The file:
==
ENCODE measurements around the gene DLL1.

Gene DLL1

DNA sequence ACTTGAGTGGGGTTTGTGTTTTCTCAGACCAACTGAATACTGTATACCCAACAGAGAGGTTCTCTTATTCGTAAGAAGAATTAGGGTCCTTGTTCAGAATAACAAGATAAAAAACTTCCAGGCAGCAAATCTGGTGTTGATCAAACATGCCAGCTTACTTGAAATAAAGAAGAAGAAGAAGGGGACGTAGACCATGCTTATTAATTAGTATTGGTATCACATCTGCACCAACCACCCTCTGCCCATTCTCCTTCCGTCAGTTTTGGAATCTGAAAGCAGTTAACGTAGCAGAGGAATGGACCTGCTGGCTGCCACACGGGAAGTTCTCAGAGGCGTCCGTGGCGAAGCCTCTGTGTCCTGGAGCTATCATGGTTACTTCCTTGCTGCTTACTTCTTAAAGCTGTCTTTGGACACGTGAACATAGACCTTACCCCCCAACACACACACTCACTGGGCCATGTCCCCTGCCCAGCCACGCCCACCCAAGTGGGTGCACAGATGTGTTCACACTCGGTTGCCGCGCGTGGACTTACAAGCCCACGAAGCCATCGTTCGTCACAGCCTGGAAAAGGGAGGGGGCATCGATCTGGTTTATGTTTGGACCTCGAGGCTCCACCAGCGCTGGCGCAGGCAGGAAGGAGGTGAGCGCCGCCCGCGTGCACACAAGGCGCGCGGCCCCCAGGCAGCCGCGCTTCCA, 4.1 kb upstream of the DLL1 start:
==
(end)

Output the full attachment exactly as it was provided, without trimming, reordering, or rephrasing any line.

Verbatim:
ENCODE measurements around the gene DLL1.

Gene DLL1

DNA sequence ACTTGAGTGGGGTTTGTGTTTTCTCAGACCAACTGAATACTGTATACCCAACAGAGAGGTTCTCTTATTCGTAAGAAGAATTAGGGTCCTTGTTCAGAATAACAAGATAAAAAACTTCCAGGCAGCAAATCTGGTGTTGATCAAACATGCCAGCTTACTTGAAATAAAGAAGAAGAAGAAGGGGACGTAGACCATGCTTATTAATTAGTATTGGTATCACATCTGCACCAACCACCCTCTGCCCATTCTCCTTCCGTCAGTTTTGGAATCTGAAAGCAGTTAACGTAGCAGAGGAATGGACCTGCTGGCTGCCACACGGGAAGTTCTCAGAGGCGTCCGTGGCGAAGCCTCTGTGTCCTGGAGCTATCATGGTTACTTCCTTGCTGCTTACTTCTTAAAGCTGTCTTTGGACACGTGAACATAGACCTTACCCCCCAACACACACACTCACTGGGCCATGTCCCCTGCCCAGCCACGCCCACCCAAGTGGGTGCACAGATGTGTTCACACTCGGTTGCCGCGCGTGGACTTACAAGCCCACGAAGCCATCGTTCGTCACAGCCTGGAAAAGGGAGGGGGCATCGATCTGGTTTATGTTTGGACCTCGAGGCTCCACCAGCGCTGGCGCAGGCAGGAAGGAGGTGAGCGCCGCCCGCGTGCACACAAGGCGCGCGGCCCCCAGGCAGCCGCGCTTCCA, 4.1 kb upstream of the DLL1 start: